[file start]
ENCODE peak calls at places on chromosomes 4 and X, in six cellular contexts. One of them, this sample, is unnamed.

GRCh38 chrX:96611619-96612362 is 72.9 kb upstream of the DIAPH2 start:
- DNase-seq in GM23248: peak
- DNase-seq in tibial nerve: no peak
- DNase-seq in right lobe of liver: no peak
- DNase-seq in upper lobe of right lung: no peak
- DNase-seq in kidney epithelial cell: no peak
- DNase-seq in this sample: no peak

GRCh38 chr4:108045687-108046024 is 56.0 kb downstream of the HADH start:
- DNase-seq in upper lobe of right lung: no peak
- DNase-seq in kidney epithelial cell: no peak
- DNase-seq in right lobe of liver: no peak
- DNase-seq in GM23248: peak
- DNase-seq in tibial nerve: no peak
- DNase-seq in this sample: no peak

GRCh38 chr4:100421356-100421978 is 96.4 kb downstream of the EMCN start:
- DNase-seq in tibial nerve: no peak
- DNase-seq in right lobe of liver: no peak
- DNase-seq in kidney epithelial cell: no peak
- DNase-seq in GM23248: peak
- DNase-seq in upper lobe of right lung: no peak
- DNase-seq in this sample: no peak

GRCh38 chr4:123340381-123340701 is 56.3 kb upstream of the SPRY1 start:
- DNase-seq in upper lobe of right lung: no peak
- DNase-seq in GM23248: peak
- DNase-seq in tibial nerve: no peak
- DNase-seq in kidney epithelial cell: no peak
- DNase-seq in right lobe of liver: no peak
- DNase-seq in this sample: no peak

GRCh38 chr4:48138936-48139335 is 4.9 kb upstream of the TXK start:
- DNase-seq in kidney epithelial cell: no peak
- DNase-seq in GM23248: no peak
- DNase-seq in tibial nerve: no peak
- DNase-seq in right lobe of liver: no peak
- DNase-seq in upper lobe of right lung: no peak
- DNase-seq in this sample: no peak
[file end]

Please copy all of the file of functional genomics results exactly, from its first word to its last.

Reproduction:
ENCODE peak calls at places on chromosomes 4 and X, in six cellular contexts. One of them, this sample, is unnamed.

GRCh38 chrX:96611619-96612362 is 72.9 kb upstream of the DIAPH2 start:
- DNase-seq in GM23248: peak
- DNase-seq in tibial nerve: no peak
- DNase-seq in right lobe of liver: no peak
- DNase-seq in upper lobe of right lung: no peak
- DNase-seq in kidney epithelial cell: no peak
- DNase-seq in this sample: no peak

GRCh38 chr4:108045687-108046024 is 56.0 kb downstream of the HADH start:
- DNase-seq in upper lobe of right lung: no peak
- DNase-seq in kidney epithelial cell: no peak
- DNase-seq in right lobe of liver: no peak
- DNase-seq in GM23248: peak
- DNase-seq in tibial nerve: no peak
- DNase-seq in this sample: no peak

GRCh38 chr4:100421356-100421978 is 96.4 kb downstream of the EMCN start:
- DNase-seq in tibial nerve: no peak
- DNase-seq in right lobe of liver: no peak
- DNase-seq in kidney epithelial cell: no peak
- DNase-seq in GM23248: peak
- DNase-seq in upper lobe of right lung: no peak
- DNase-seq in this sample: no peak

GRCh38 chr4:123340381-123340701 is 56.3 kb upstream of the SPRY1 start:
- DNase-seq in upper lobe of right lung: no peak
- DNase-seq in GM23248: peak
- DNase-seq in tibial nerve: no peak
- DNase-seq in kidney epithelial cell: no peak
- DNase-seq in right lobe of liver: no peak
- DNase-seq in this sample: no peak

GRCh38 chr4:48138936-48139335 is 4.9 kb upstream of the TXK start:
- DNase-seq in kidney epithelial cell: no peak
- DNase-seq in GM23248: no peak
- DNase-seq in tibial nerve: no peak
- DNase-seq in right lobe of liver: no peak
- DNase-seq in upper lobe of right lung: no peak
- DNase-seq in this sample: no peak